Many people set off to start a business with friends or colleagues and often these ventures are successful and their businesses strive. A lot of start-ups consist of young individuals with great ideas, a lot of time, but little to no capital.
Because of this they often put their blood, sweat and tears into their businesses, as a substitute for the lack of capital, trying to develop and market their business as much as possible. Due to these financial constraints, little time and resources are devoted to the legal side of the business and often no formal agreements are in place between business partners.
However, when things go sour or circumstances change, this is when the need for well-drafted legal agreements or contracts are appreciated. Within Australian companies, disputes between directors and shareholders are common. These disputes not only take up a significant amount of the individual’s resources and time, but also the financial resources of the company.
What rights do I have as a shareholder?
In Australia, the rights and obligations of both directors and shareholders are set out in the Corporations Act 2001 (Cth). A company’s internal management might be governed by its ‘replaceable rules’, its constitution, or a combination of both. Most companies also have a Shareholders Agreement.
If there is a dispute amongst shareholders of a company, normally the first step is to review your Shareholders Agreement to check whether there is a method of resolving the dispute and might set out the procedures that the shareholders are required to follow in the event of a dispute between shareholders.
Often, agreements (including Shareholders Agreements) will have a dispute resolution clause which the parties must follow prior to commencing any legal action. This can involve alternative dispute resolution methods, such as mediation which involves an impartial third party (or dispute resolution practitioner) to get involved to facilitate the resolution of the dispute.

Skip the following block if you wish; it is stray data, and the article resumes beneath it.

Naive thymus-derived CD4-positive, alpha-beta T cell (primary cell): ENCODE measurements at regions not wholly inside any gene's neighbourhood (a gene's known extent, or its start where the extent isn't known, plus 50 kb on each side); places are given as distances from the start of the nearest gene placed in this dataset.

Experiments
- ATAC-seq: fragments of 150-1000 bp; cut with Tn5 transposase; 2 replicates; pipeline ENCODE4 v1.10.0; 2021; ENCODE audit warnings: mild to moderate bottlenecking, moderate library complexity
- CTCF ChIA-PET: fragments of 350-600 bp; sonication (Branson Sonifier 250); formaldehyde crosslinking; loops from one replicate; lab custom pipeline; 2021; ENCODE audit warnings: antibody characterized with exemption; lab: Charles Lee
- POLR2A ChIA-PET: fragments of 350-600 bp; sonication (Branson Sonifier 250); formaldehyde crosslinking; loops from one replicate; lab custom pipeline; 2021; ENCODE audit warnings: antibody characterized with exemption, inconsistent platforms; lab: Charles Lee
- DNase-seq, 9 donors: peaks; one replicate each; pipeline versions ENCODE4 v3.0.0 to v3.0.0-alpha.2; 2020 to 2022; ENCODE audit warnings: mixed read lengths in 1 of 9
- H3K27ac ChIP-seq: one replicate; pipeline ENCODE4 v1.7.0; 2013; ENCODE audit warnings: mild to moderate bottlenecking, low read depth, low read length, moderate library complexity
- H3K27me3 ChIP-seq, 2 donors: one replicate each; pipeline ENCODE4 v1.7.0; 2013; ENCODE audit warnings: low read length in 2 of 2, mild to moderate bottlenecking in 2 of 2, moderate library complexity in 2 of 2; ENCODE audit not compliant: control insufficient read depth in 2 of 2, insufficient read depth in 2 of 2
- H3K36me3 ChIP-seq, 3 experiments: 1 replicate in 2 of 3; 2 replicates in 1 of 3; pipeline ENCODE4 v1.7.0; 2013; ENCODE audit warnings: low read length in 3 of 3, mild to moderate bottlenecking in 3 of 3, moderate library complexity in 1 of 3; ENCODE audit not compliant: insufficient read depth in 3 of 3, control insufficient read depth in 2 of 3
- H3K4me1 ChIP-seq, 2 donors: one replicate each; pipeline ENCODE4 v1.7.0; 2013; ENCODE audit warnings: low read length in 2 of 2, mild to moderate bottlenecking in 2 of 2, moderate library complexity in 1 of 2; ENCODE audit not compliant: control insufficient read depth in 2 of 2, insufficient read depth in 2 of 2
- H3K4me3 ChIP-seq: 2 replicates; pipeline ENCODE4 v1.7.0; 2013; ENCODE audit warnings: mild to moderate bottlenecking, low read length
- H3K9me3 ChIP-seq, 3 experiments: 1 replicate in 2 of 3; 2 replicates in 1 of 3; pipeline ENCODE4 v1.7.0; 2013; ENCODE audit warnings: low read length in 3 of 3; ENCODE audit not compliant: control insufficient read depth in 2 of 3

The dispute resolution clause will normally not apply to situations where there is a need for urgent injunctive relief, for example, if you need a Court order to prevent a party from dissipating assets (Mareva injunction, also known as a ‘freezing order’).
What do you do if there is no Shareholders Agreement?
If there is no Shareholders Agreement, you should check to see whether the constitution contains any provisions which may assist or provide guidance as to how to resolve the dispute or help define the parties obligations.
If not, there may be legal causes of actions and remedies available to you in Equity, under the Corporations Act or some other legislation.
Even if there are contractual methods of dealing with your disputes, remedies in equity and under the Corporations Act may also be available.
Common types of Shareholder disputes
A shareholder may need to bring an action in their personal capacity as a shareholder to enforce a personal right. Some examples of these actions are:
- Breach of fiduciary duty by a director if a fiduciary relationship can be established (usually this fiduciary duty is owed by directors to the company);
- Allotment of Shares in the company for an improper purpose; or
- Where a company exercises its power to alter the constitution in a manner which harms the shareholders or their rights.
This enables shareholders in a company to bring statutory derivative actions in the name of, and on behalf of, the company in which they hold shares. These could be made against directors of a company for alleged breaches of the constitution or their duties under the Corporations Act, as an example.
They can also be used to pursue rights against third parties, where the company would not do so because of perceived conflicts between the board of directors and third parties.
To bring a derivative action is not an automatic right and requires approval (leave) of the Court under Section 237 of the Corporations Act.
If you are having a dispute with a business partner or shareholder and would like to have a confidential discussion with one of our experienced business and commercial lawyers in Sydney, get in touch with Rockliff Snelgrove Lawyers today.